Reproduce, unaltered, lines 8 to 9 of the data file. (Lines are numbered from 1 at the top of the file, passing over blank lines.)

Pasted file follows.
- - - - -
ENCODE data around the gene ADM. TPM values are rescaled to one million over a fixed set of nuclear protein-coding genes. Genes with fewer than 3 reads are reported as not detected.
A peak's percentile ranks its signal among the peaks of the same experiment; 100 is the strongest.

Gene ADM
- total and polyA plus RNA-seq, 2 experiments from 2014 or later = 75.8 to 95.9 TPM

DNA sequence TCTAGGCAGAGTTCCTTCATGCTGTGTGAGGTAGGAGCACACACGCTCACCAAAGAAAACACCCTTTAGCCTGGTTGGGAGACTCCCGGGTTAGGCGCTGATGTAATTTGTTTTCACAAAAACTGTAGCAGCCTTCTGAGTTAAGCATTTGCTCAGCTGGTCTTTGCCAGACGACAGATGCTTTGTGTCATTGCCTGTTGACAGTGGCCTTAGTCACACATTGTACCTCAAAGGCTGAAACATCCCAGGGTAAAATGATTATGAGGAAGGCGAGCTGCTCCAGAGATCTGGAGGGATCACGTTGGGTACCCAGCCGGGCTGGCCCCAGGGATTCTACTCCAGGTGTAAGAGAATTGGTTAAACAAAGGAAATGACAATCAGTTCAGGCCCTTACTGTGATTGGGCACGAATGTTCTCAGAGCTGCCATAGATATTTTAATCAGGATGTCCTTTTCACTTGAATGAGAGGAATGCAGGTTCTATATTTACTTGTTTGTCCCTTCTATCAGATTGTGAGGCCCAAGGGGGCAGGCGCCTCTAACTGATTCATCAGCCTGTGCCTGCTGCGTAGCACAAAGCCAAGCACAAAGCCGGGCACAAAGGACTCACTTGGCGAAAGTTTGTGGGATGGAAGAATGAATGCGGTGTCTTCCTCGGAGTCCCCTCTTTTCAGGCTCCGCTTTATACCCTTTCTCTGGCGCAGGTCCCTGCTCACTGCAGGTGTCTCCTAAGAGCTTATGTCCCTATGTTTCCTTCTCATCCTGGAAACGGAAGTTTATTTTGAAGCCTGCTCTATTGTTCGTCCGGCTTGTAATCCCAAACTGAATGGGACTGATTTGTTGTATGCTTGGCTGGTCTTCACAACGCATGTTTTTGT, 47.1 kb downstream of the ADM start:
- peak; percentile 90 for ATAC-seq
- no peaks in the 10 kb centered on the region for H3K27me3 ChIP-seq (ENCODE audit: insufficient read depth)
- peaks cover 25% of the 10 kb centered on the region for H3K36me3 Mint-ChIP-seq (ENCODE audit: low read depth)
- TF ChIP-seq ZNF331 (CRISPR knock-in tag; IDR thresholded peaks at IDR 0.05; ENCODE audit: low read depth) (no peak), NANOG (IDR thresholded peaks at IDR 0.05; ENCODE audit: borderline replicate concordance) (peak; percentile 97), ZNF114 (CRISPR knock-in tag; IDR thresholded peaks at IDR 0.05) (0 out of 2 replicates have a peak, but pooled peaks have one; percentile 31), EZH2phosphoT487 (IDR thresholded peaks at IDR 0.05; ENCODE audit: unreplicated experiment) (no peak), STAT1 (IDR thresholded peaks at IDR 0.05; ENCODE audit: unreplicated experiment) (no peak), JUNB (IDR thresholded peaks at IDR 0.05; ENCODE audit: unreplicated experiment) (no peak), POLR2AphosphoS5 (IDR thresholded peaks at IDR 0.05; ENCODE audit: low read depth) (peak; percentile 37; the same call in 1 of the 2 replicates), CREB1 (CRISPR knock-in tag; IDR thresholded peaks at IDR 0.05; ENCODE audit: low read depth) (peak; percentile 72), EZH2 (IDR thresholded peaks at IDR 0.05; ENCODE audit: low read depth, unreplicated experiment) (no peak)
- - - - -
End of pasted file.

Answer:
- peaks cover 25% of the 10 kb centered on the region for H3K36me3 Mint-ChIP-seq (ENCODE audit: low read depth)
- TF ChIP-seq ZNF331 (CRISPR knock-in tag; IDR thresholded peaks at IDR 0.05; ENCODE audit: low read depth) (no peak), NANOG (IDR thresholded peaks at IDR 0.05; ENCODE audit: borderline replicate concordance) (peak; percentile 97), ZNF114 (CRISPR knock-in tag; IDR thresholded peaks at IDR 0.05) (0 out of 2 replicates have a peak, but pooled peaks have one; percentile 31), EZH2phosphoT487 (IDR thresholded peaks at IDR 0.05; ENCODE audit: unreplicated experiment) (no peak), STAT1 (IDR thresholded peaks at IDR 0.05; ENCODE audit: unreplicated experiment) (no peak), JUNB (IDR thresholded peaks at IDR 0.05; ENCODE audit: unreplicated experiment) (no peak), POLR2AphosphoS5 (IDR thresholded peaks at IDR 0.05; ENCODE audit: low read depth) (peak; percentile 37; the same call in 1 of the 2 replicates), CREB1 (CRISPR knock-in tag; IDR thresholded peaks at IDR 0.05; ENCODE audit: low read depth) (peak; percentile 72), EZH2 (IDR thresholded peaks at IDR 0.05; ENCODE audit: low read depth, unreplicated experiment) (no peak)